When investors and traders look at Berkshire Hathaway (BRK.A), they always focus on the stocks owned by Warren Buffett’s conglomerate rather than the businesses owned and operated by Berkshire. Then they look at the share price — $118,000 for the “A” shares. Then they make a third mistake — that of not owning Berkshire. Berkshire’s operating companies are currently being valued at two and half times earnings — that is not a misprint. And there are ways to reduce that $118,000 to $55.
Why Berkshire, why now?
Warren Buffett’s buyback plans
The stock has been stuck for a while but the company has not. Berkshire is often seen as a holding company and investors look at the stocks held by Berkshire. Besides being an operating company with many subsidiaries from Burlington Northern railroad to See’s Candies, the company functions as a mutual fund owning shares in a number of companies. Right now, investors are overlooking the very strong profits and cash flows from the enterprises owned and run by Berkshire. The stocks held by Berkshire represent 85% of the earnings of the company. That means the owned-and-operated companies are valued at only 15% of the share price or about $12.20 of a “B” share. These companies contribute $5.40 a share in earnings and that means these companies are being valued at 2.5 times earnings!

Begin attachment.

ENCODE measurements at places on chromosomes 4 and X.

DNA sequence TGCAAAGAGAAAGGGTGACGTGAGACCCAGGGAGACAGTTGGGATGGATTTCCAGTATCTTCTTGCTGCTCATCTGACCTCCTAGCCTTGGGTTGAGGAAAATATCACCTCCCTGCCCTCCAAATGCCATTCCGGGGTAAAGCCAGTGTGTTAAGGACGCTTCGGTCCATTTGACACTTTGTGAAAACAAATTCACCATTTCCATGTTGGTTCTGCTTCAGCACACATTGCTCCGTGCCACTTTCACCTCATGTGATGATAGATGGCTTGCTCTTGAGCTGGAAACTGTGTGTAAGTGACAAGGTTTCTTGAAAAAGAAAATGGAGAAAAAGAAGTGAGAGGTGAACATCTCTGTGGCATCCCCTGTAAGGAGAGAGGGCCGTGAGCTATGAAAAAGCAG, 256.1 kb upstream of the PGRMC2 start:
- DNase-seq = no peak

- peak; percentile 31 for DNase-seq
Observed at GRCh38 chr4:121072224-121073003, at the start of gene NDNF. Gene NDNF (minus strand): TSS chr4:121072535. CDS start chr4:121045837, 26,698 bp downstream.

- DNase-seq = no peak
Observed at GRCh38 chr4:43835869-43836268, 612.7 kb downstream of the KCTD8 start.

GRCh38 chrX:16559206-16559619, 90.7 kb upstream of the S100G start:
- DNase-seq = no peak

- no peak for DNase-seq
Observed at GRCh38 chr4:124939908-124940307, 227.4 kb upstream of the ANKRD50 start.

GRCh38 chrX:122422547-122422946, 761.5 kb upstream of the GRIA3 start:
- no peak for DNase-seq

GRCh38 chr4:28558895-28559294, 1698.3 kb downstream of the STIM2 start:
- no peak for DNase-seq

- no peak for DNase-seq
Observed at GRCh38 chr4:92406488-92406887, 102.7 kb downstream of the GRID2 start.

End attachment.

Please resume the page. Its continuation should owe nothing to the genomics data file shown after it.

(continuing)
There is also a floor price under the stock. Buffett believes the stock is very cheap. He has indicated and analysts believe he would begin buying back shares at around $110,000 for the A shares, which translates into roughly $75 for the B shares. And he has a lot of money to spend. Based on comments on how much cash he wants the company to keep, Buffett could spend up to $40 billion or 20% of the current market cap buying back shares. A very strong floor for the stock.
Look at LEAPs for Berkshire Hathaway
Think about LEAPs. If you believe, as I do, the stock is at or near a bottom, they are a great way to invest. I prefer LEAPs at least midway between zero and the current stock price and with very little extra premium built into the price. In this case, I suggest you look at the BRKB January 2013 $55 LEAPs. You pay $26 for them or about one extra dollar in premium for the convenience of reducing your capital requirements by $25 a share. If the stock goes to $100, you will have a gain of $20 or 77% rather than the 25% gain you would have if you owned the stock.
LEAPs can also be used to sell calls. Yes, you can sell calls against the LEAP, reducing your net cost of capital to get into the position. That is a discussion for another day.
Bottom line: Berkshire Hathaway, the A shares, the B shares, the company, all are wildly undervalued. Some day investors will see the gap between the share price and the underlying value of the internally owned and operated companies and the stock will move. LEAPs are an efficient way to trade that move.